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Fish Shell: Functions

Jethro Lorenzo Garcia Lising
Hello, I write codes that do things Currently in love with #flutter
・2 min read

In this article, we will explore how to create and save fish shell functions on the fly.
This is useful if you need to automate things in the shell.

Tested on fish version: 3.0.2

Create a function

Use funced [1] to edit and create a function[2] interactively.
It will provide a scaffold to write a function on the terminal.

$ funced
function hello
    echo hello world

Tip: If you have $EDITOR configured, it will open that instead

Hitting Enter will save the function hello into this session. Running hello will echo "hello world".

This function will only be available for this session. It will not be saved for future sessions.

Save a function

To save our hello function so that we can use it in future sessions, we use funcsave[3].

Saving a function

This will save hello into a file in our configuration directory, where it will automatically be loaded for future sessions.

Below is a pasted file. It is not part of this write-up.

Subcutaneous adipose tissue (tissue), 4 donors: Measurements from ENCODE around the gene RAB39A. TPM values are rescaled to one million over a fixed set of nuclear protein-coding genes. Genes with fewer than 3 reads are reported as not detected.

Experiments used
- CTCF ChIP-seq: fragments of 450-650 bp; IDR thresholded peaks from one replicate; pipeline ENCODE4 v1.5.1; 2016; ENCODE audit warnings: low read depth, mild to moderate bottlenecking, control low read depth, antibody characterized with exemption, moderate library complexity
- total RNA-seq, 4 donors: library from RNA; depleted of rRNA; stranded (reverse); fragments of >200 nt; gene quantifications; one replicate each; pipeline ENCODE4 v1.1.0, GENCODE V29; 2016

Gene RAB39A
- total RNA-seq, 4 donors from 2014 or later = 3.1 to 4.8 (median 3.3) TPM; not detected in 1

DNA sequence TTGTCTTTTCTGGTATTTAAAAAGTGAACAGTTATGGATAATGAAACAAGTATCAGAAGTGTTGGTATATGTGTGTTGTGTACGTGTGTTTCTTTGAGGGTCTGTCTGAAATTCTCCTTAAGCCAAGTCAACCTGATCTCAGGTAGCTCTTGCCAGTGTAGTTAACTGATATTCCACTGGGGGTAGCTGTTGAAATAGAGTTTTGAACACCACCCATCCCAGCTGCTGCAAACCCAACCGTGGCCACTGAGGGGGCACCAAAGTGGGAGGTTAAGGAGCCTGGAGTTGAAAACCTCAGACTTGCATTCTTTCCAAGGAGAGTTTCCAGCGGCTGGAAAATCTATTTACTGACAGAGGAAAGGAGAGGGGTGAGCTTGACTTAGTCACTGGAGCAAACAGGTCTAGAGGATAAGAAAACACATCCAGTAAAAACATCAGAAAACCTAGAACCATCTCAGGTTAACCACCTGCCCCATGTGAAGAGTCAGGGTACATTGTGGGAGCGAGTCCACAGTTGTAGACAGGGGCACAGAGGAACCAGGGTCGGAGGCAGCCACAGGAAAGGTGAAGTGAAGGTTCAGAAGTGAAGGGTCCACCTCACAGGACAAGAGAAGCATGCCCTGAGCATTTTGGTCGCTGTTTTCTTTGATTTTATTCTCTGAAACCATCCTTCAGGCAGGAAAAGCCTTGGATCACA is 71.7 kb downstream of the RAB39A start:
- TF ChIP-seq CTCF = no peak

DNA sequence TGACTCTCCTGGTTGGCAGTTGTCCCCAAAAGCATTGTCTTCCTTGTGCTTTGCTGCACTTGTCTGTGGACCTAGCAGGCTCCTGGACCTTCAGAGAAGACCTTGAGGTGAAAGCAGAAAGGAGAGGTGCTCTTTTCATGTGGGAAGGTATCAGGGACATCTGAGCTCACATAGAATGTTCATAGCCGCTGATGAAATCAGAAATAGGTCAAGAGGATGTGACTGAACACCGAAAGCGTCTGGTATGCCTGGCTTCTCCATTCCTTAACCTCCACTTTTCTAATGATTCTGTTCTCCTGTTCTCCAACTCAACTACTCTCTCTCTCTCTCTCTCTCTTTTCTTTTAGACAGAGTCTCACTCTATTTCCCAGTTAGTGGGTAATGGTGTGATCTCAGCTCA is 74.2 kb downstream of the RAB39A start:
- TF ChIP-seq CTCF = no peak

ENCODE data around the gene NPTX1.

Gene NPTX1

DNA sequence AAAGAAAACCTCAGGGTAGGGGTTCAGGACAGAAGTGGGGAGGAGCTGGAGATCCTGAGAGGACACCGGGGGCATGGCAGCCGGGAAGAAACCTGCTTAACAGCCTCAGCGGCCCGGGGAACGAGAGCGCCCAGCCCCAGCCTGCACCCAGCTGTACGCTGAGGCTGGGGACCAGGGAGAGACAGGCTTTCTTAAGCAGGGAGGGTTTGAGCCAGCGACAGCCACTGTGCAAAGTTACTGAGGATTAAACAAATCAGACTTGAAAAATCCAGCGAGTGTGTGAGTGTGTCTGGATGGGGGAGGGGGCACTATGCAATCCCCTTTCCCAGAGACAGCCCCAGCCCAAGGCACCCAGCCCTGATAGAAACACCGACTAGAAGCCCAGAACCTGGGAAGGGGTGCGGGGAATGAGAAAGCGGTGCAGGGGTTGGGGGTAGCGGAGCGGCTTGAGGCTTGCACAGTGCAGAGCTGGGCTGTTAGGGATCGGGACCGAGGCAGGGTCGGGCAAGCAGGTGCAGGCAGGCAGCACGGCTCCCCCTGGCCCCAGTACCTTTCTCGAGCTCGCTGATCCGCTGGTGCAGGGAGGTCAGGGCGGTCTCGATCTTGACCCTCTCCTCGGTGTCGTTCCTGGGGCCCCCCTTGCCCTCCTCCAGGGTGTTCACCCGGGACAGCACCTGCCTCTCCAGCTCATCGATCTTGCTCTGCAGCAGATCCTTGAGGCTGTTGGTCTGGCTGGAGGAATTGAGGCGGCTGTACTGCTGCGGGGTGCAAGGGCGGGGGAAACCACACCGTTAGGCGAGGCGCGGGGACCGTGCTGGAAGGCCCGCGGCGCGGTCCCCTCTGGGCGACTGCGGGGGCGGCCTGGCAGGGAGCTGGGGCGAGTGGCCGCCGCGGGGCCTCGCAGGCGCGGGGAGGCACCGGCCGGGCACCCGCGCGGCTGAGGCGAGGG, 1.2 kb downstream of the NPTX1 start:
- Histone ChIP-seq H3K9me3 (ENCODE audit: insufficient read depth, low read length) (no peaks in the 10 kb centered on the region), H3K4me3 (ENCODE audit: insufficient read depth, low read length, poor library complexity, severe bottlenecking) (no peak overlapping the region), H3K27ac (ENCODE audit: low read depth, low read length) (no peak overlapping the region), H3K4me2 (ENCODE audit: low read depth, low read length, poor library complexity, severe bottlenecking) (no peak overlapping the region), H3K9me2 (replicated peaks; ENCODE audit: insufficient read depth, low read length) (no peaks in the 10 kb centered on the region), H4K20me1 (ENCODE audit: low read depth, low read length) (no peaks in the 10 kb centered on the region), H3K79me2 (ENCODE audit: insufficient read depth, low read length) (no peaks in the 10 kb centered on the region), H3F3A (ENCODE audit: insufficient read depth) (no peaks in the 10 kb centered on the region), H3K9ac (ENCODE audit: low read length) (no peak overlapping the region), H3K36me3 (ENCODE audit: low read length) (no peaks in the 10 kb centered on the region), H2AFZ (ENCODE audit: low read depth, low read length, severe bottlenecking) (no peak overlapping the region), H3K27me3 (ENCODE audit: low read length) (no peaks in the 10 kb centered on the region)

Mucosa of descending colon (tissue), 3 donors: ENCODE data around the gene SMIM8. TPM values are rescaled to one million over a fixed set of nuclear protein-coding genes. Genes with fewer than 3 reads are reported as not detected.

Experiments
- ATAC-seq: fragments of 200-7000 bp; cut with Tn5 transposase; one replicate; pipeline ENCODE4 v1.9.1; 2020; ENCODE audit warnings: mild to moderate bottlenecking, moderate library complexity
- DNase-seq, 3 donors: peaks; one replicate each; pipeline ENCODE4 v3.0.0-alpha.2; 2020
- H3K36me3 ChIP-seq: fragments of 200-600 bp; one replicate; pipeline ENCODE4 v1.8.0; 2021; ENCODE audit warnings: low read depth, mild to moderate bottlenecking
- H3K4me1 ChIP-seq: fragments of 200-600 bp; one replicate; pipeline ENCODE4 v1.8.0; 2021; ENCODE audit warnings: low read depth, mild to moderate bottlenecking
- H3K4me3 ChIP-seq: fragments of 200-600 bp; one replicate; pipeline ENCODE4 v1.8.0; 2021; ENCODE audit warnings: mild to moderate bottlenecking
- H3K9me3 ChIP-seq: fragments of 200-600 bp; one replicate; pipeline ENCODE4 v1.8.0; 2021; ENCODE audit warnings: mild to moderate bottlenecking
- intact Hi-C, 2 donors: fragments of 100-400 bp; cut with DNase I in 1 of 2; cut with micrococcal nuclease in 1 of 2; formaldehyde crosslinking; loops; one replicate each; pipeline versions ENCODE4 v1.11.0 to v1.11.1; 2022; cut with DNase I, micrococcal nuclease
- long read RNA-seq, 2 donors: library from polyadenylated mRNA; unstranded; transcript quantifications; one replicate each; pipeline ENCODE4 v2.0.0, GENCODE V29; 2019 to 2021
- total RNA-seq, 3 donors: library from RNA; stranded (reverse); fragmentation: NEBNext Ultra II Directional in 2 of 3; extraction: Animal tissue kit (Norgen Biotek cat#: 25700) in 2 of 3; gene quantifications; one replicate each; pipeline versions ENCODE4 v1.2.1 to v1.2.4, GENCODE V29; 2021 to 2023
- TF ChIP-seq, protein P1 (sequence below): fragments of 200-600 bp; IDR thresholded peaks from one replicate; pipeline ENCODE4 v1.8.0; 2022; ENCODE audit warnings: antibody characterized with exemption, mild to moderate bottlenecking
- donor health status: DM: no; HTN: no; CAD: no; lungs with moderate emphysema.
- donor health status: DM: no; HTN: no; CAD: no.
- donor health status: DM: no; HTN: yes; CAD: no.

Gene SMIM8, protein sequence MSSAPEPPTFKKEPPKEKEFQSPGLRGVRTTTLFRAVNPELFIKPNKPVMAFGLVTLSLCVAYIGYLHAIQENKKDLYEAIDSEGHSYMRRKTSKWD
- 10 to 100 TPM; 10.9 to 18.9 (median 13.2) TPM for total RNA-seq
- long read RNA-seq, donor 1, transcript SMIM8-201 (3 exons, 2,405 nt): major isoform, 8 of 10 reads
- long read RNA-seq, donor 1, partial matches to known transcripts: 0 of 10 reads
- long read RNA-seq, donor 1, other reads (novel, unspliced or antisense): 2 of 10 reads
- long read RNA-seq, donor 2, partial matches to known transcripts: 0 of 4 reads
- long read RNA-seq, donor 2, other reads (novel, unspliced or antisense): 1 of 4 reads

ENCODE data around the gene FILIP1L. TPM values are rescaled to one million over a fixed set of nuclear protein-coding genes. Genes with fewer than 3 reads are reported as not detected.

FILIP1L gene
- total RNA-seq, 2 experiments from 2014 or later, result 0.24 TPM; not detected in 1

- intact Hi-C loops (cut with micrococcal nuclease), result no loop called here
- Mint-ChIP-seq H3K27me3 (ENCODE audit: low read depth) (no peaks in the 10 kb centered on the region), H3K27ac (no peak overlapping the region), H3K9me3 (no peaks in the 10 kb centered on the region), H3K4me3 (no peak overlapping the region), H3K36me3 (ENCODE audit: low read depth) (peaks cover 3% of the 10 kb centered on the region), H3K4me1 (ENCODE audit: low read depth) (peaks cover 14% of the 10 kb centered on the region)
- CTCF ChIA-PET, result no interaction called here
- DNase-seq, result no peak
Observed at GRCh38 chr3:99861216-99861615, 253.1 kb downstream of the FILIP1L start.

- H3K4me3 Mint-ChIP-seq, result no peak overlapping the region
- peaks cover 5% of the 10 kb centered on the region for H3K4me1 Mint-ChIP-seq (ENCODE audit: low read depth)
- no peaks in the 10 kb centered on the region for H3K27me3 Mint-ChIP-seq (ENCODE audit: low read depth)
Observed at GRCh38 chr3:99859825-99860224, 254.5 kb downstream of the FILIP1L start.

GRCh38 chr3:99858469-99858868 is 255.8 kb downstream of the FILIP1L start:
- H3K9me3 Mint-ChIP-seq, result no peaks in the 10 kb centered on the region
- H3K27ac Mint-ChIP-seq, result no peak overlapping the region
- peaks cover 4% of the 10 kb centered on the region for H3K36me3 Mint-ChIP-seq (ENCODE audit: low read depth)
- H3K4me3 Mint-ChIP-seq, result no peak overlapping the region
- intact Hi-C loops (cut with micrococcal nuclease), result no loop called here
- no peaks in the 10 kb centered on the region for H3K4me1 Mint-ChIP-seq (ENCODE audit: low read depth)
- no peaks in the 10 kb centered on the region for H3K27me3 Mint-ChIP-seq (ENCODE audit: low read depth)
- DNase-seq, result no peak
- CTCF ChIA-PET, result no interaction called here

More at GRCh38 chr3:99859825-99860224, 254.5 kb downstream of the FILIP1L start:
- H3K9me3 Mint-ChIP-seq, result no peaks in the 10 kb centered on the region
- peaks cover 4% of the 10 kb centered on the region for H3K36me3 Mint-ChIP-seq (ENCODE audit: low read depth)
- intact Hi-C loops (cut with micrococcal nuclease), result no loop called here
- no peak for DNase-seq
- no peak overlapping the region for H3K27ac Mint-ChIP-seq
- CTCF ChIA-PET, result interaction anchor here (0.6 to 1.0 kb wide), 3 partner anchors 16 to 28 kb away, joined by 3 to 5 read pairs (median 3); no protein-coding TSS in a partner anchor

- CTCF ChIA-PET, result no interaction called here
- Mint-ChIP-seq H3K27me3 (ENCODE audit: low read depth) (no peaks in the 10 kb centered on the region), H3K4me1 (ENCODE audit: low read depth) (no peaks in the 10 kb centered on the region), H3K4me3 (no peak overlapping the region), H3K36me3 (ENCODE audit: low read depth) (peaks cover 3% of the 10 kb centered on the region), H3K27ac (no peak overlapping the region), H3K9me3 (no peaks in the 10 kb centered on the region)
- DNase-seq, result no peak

You can see this function saved in ~/.config/fish/functions/

Make your functions descriptive

It's always good to document our functions, especially if we are writing it with the intent to share with other people. For that, we use the --description option.

Use funced hello to edit the previously defined hello function. Now we can make any changes and use funcsave if we want to save it.

Continuing our previous example we can define a description option to set a description for our function.

Assigning descriptions to functions

Tip: you can use -d as a shortcut to --description

Function arguments

If we want to make our hello function say what we want, we can use arguments!

In our function, we have access to $argv which is a variable list of arguments that the function received.

This is a welcomed changed from bash which has numbered variables like $1 to access the first argument of the function.

If we wanted the first argument of a function, we simply call $argv[1].

Using function arguments

Note: Fish shell indices start at 1, not 0. Fish tries to be modern this way.

Use named function arguments

To make it more readable, we can use named arguments. This is much friendlier to read compared to $argv[1].

Alt Text

The --arguments or -a option allows us to specify variable names for arguments that we specify.

The variable $greeting and $name correspond to the first and second arguments of the say function.

Learn More

I hope you learned a new thing about the fish shell and how to write your own functions! You can always read more about fish shell functions here.

Until then, keep learning!

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